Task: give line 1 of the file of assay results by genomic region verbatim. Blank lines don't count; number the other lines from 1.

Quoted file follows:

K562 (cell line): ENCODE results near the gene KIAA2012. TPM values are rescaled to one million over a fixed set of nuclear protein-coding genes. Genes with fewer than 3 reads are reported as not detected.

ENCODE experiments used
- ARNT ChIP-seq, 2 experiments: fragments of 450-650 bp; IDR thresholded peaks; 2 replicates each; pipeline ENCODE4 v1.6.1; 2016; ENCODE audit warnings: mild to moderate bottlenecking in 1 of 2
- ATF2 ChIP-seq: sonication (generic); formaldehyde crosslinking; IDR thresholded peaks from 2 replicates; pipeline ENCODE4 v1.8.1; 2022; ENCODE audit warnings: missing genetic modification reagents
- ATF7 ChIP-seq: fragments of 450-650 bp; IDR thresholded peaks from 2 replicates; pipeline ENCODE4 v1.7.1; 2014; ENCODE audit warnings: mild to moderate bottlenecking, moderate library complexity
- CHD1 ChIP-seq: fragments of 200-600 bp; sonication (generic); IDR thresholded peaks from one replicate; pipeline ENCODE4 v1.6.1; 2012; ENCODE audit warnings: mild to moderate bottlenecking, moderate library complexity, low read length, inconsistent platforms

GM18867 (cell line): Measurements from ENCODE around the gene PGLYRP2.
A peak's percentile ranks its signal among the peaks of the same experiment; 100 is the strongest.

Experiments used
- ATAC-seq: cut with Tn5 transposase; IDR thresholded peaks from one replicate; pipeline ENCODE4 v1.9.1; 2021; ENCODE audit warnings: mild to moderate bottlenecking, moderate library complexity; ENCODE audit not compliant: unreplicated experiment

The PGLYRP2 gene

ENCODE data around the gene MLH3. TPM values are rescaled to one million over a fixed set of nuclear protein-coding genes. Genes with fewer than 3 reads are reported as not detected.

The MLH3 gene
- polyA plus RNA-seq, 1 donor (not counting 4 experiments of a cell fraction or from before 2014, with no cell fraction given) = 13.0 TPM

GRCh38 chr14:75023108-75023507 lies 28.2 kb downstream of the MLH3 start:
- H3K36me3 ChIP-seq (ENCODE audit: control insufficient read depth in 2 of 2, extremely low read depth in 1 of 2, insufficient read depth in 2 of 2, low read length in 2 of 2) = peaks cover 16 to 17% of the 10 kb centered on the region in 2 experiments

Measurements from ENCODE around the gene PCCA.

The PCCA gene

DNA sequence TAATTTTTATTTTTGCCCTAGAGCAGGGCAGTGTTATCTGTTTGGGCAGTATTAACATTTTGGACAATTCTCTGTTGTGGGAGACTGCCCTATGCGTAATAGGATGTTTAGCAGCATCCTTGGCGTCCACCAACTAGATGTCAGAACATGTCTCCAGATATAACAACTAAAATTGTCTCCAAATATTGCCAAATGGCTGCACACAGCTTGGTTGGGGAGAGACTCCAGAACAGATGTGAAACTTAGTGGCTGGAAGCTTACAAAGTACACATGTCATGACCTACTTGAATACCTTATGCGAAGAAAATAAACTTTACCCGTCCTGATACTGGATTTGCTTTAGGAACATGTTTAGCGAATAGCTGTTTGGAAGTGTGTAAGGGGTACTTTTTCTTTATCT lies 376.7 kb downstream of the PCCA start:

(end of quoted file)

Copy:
K562 (cell line): ENCODE results near the gene KIAA2012. TPM values are rescaled to one million over a fixed set of nuclear protein-coding genes. Genes with fewer than 3 reads are reported as not detected.